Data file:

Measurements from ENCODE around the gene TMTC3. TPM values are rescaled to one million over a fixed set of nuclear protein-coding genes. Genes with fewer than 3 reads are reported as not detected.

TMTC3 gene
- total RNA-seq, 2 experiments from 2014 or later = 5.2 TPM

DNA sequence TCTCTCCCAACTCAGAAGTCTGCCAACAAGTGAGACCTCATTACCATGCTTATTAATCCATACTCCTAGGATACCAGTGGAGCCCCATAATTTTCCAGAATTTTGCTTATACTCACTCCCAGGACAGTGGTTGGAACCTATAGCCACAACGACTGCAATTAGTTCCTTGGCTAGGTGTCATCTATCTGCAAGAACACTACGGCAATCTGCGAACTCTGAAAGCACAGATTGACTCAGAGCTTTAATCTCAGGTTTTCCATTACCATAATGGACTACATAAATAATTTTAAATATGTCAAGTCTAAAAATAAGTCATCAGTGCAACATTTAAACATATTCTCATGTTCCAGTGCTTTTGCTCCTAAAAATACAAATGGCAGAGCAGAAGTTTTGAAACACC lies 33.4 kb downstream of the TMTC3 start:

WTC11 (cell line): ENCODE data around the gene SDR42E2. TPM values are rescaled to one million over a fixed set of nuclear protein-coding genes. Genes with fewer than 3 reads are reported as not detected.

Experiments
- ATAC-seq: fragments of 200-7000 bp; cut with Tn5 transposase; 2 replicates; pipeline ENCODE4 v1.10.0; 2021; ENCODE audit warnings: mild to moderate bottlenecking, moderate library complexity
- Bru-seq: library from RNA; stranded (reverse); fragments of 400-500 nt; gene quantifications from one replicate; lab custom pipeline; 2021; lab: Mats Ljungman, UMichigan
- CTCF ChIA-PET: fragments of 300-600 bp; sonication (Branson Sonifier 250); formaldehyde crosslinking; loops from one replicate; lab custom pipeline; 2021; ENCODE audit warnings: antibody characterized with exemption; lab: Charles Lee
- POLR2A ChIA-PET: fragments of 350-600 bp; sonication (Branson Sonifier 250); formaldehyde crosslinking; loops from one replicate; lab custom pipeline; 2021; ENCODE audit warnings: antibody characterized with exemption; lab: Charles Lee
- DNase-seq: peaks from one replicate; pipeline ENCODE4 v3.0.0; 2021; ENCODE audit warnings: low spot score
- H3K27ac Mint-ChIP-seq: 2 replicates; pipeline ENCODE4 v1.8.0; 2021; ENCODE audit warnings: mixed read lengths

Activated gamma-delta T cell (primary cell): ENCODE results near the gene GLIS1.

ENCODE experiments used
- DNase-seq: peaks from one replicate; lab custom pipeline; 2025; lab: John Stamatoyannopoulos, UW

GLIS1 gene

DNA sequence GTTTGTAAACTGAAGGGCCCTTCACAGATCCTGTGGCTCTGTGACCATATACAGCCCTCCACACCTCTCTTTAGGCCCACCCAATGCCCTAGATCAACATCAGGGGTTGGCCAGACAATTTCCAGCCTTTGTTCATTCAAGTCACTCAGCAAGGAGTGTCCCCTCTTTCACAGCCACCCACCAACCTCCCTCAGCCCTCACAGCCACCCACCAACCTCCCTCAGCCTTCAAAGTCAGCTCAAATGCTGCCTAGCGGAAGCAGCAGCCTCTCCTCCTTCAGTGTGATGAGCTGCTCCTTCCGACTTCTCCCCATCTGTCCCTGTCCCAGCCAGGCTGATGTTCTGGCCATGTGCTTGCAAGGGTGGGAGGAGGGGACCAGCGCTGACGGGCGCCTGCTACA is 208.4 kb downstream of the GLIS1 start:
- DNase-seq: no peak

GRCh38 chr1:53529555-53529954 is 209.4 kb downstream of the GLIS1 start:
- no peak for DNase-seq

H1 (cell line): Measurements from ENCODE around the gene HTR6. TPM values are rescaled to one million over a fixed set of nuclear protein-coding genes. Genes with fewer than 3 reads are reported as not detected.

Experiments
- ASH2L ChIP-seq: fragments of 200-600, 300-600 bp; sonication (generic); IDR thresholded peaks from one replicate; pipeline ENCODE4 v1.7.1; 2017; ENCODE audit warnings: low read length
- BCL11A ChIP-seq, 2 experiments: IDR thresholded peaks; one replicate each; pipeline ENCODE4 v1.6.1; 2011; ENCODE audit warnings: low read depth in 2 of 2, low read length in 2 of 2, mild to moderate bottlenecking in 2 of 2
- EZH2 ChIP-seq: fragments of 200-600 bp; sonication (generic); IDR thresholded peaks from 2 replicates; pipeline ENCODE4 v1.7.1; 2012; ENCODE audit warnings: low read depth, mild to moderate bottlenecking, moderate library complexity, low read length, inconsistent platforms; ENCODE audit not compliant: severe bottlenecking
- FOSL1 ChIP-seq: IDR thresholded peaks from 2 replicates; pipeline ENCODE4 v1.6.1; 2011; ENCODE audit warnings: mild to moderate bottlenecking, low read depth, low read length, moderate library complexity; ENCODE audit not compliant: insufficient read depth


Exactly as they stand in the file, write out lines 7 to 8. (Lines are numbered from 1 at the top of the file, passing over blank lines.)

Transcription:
- ATAC-seq: fragments of 200-7000 bp; cut with Tn5 transposase; 2 replicates; pipeline ENCODE4 v1.10.0; 2021; ENCODE audit warnings: mild to moderate bottlenecking, moderate library complexity
- Bru-seq: library from RNA; stranded (reverse); fragments of 400-500 nt; gene quantifications from one replicate; lab custom pipeline; 2021; lab: Mats Ljungman, UMichigan